What to do with broody hatched chicks

Discussion in 'Incubating & Hatching Eggs' started by Mister B, Sep 28, 2014.

  1. Mister B

    Mister B Chillin' With My Peeps

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    I have a hen that went broody last Spring and I expect she will this Spring too. I really want to see a hen hatch her own eggs, so I will leave her alone. But I want to know what to do after they hatch. Will she feed them like other birds? The nesting boxes are 3-5 feet off the ground depending on which one she uses at that time. Will she leave them in the box? Do I need to take them down? Where will she keep them? Just some helpful ideas please.
     
  2. RileyCalanchini

    RileyCalanchini Chillin' With My Peeps

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    California
    Most hens will take care of their chicks. You shouldn't have to worry about it. As soon as they hatch and can walk around, they'll be hoping out of the nesting boxes. I suggest lowering the boxes to the ground because when the chicks fall out, the hen won't leave the nest to tend to them until all her eggs hatch. If you lower the nesting box, the chicks will be able to get under the mother to stay warm. Once all the chicks hatch, the mother will walk around and the chicks will follow her. She should teach them how to scratch around for food. I suggest that you maybe sprinkle some food on the ground so the chicks can peck at it. If the mother doesn't take care of the chicks and neglects them, I would take them away and raise them somewhere else. If you have any other questions, ask me any time. Hope this helps!!! [​IMG]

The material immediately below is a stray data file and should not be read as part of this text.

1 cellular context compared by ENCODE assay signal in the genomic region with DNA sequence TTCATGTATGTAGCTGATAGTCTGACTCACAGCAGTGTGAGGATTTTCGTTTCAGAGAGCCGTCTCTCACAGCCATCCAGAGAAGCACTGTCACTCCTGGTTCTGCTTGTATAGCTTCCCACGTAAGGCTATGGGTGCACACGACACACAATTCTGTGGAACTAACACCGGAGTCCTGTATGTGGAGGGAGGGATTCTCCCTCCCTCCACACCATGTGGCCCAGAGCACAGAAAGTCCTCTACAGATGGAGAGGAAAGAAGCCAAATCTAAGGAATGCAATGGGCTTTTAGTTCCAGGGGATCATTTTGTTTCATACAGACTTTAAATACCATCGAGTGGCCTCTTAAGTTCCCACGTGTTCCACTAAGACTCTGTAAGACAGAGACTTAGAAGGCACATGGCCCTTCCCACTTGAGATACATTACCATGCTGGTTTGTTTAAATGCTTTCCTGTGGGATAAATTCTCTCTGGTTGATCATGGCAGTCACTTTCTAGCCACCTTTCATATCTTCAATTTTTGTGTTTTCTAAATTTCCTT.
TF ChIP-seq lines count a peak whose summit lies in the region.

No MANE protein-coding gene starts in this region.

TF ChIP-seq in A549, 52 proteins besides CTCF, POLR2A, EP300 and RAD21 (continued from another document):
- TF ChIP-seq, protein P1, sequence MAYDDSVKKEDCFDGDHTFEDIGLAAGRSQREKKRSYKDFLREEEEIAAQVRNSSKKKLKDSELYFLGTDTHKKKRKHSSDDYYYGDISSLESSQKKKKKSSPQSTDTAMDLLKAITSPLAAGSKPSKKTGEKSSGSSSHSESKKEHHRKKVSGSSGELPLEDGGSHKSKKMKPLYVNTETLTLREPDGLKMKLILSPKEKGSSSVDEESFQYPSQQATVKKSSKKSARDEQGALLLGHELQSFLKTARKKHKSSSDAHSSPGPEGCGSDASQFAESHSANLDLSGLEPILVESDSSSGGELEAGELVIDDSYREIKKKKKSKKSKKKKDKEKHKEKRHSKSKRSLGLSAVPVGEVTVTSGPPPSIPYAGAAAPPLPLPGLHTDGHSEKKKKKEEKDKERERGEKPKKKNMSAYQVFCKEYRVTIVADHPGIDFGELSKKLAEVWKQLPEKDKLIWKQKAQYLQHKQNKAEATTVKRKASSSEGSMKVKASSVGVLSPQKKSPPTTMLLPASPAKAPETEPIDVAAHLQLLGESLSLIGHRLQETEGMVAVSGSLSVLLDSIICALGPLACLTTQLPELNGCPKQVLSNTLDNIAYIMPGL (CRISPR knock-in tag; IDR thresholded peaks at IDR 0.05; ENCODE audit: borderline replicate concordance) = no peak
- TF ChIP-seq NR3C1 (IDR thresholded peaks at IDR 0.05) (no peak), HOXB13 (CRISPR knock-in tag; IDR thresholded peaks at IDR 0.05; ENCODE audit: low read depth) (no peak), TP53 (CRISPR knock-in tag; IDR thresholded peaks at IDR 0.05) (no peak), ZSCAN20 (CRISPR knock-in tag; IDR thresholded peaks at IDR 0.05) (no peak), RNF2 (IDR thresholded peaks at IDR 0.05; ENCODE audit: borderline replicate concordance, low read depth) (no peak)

3. hennyannie

    hennyannie Chillin' With My Peeps

    Mar 12, 2011
    North Carolina
    I had a hen hatch chicks in a nesting box. My nesting boxes are large (really to large, thanks to the FIL) so I cover the entrance with hardware cloth as soon as I saw the first chick. I gave the hen food and water. As soon as they all hatched I moved them to a separate pen. I was afraid the other hens would hurt the chicks. She would have cared for them herself, but due to the fact that I had limited space, as soon as they were eating well I decided to raise them in a brooder. Surprisingly this did not upset them or her all that much. If I do it again I will have a large chick safe run where I can leave the broody with them, it is a great experience, and really less involved than brooding them yourself.
     
  4. RileyCalanchini

    RileyCalanchini Chillin' With My Peeps

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    Mar 26, 2014
    California
    Hardware cloth is a great idea too! That prevents any chicks from falling and being separated.
     
  5. drumstick diva

    drumstick diva Still crazy after all these years. Premium Member

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    Out to pasture
    Chickens don't feed their chicks like for instance a robin mother or sparrow will bring bugs, worms to their babies. But wild birds aren't able to walk soon after hatching, they are barely feathered etc. That's to keep them in the nest until they are mature enough to fly.

    A chicken mother will show her kids were to find the feeder, how to scratch for bugs in the ground, where to find water., teach them about dust bathing etc. If the hen is indifferent or dangerous to her chicks, they should be taken away and raised in a brooder.
     
  6. spotsplus

    spotsplus Chillin' With My Peeps

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    I always move a hen with eggs into their own separate area from the rest of the flock so the chicks don't get picked on. Keeping them at ground level works best. That having been said, if a hen were to hatch in a nest box that is high up- the chicks will eventually jump down to follow momma and possibly hurt themselves.
     
  7. Mister B

    Mister B Chillin' With My Peeps

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    Thanks for all the advice.
     

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